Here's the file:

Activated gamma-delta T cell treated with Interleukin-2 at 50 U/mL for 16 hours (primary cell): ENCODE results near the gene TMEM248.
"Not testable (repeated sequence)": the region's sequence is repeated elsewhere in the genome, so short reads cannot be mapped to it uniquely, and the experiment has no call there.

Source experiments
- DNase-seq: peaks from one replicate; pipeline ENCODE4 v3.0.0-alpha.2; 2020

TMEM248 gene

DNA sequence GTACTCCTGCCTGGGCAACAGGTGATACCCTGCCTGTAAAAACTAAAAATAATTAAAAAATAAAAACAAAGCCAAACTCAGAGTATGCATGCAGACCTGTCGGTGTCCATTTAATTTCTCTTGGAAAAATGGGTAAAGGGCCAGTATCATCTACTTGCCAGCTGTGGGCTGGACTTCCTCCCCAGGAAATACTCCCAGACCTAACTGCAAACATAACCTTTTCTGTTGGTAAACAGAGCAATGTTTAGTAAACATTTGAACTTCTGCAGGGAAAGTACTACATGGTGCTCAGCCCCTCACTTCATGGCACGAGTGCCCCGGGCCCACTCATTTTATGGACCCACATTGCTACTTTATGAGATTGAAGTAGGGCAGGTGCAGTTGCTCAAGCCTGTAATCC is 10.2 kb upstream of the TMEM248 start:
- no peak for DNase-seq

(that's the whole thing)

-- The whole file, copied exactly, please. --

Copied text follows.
Activated gamma-delta T cell treated with Interleukin-2 at 50 U/mL for 16 hours (primary cell): ENCODE results near the gene TMEM248.
"Not testable (repeated sequence)": the region's sequence is repeated elsewhere in the genome, so short reads cannot be mapped to it uniquely, and the experiment has no call there.

Source experiments
- DNase-seq: peaks from one replicate; pipeline ENCODE4 v3.0.0-alpha.2; 2020

TMEM248 gene

DNA sequence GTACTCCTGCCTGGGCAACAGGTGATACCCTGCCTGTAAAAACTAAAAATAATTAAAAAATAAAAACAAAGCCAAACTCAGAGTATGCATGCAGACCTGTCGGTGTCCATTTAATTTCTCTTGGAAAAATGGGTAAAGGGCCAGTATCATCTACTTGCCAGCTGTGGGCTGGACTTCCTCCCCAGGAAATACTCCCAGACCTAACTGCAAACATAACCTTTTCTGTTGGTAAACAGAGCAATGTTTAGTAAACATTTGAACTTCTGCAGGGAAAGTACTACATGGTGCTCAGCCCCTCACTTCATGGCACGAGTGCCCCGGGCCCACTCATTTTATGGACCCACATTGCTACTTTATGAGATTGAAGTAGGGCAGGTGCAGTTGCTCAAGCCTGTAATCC is 10.2 kb upstream of the TMEM248 start:
- no peak for DNase-seq